Amtrak Grows Weary of the Bullshit; Starts Calling Out Others For Their Bullshit


Amtrak’s had something of a problem with on-time service lately. Well what else do you expect with Amtrak? Yeah, we get it that delays happen on trains – just like they do on planes and in cars – but it doesn’t mean we should accept it. So Amtrak has taken issue with its Chicago-Cabondale service, a “309-mile route, which carried more than 340,000 passengers last year.”

The problem? The route’s on-time arrival performance in the second quarter of this year was only 57.7 percent, “after falling to 41.6 percent in the wintry first quarter.” Amtrak’s course of action? To ask “federal rail regulators to investigate whether Canadian National freight trains” are causing some significant portion of these delays.

Federal law dictates that passenger service has the right of way over freight trains, which is why Amtrak has a beef with CN. Amtrak claims that there have been “several instances when passenger trains were sidetracked to accommodate freight trains.” Senator Dick Durbin stepped in earlier to try to convince CN to make some room for Amtrak, which CN ignored, and so now – boom! – it’s a federal issue. We’re sure that’ll be fun.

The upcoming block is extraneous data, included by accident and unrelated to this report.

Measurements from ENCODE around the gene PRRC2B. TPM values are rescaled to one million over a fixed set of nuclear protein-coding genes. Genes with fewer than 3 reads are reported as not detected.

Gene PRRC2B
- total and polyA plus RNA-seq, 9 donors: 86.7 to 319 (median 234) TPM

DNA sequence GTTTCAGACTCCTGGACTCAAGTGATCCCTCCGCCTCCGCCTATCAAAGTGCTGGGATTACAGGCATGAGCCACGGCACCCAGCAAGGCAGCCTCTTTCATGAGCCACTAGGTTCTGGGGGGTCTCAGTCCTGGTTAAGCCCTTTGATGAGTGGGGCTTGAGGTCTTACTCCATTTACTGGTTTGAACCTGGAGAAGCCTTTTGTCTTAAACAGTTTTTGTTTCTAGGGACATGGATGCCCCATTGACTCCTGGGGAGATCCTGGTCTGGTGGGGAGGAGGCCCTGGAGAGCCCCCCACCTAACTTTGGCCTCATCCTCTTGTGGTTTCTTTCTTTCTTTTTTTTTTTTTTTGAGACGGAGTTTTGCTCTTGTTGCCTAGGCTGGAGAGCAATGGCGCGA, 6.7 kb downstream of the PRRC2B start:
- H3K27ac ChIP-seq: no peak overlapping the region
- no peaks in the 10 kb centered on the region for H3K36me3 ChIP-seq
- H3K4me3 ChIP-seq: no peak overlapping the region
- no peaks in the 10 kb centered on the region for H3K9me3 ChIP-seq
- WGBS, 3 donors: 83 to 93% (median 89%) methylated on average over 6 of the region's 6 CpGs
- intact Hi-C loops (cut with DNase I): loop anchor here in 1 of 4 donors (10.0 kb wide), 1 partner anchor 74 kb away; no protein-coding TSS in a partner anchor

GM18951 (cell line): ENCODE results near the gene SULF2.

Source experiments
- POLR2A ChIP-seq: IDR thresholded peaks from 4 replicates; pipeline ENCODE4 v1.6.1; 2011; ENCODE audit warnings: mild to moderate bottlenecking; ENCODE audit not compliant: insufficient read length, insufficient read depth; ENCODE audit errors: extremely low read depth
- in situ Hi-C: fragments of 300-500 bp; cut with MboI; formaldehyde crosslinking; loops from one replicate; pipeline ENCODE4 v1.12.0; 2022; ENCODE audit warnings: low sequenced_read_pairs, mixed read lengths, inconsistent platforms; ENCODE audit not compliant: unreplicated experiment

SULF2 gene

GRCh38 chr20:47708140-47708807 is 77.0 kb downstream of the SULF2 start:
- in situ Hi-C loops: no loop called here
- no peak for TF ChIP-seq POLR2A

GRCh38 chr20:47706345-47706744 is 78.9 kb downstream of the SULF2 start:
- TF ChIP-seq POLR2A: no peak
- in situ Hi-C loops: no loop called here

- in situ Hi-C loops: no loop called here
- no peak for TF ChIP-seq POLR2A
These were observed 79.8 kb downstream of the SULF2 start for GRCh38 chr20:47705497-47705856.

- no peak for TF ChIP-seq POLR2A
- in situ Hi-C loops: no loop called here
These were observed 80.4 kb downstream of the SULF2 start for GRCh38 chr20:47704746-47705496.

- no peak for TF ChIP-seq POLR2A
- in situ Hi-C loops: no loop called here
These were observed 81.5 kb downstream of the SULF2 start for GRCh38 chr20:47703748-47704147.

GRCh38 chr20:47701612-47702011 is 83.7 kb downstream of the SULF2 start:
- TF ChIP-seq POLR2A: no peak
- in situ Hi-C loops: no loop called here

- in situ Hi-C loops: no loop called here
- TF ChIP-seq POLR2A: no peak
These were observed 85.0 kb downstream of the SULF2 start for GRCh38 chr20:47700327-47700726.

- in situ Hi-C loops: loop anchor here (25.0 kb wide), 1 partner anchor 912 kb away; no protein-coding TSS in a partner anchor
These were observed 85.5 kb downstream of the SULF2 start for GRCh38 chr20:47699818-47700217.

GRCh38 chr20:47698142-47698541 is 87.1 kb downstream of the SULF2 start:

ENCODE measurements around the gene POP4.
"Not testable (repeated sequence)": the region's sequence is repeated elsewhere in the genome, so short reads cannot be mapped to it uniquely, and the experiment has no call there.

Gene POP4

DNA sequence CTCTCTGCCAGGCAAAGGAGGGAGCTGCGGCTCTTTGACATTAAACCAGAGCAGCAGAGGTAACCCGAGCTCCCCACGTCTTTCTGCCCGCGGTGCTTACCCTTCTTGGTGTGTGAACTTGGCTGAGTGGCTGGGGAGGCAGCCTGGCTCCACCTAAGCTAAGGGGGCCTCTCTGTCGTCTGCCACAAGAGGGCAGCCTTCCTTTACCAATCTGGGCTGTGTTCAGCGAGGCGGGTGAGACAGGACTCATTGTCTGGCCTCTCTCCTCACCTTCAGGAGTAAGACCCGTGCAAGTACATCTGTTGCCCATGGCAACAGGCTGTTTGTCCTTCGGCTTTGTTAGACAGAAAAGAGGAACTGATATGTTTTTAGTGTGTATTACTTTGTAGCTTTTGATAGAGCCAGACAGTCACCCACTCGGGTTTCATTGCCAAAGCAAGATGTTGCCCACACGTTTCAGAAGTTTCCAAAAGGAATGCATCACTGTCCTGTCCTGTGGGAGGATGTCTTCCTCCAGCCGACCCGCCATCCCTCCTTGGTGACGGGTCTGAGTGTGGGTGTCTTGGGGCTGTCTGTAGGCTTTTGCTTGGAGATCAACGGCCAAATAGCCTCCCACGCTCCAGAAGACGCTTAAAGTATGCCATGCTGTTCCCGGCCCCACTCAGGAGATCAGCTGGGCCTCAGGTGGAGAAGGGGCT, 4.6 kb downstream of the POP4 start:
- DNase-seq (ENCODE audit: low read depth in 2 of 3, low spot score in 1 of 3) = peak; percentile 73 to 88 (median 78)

In other Amtrak news, it apparently took the flooding of over-100-year-old tunnels for there to be a “wake-up call” that, maybe, new tunnels were needed. We’re talking about Hurricane Sandy and the rail tunnels, now 104 years-old, connecting New Jersey and New York City. So those tunnels were completely flooded, causing “damage to the overhead wires and electrical systems that power trains, as well as the tunnels’ concrete bench walls. It also accelerated the failure of tunnel drainage systems.”

Cancelling the ARC tunnel project sure turned out to be a great idea – we’re positive that rebuilding two old tunnels, plus building two new tunnels (and after post-recession interest rates rise), will end up being much cheaper.  The existing tunnels, which were recently given about 20 years before they’d need to be closed, would “require closing the old tubes for a year for a complete rebuilding.”

So we guess they’re getting on that? Who knows. All that we know is that two very significant, 104 year-old tunnels that were flooded out a couple years ago are due for complete rebuilding or else won’t be operable in 20 years.

So, on that note, have a great weekend!

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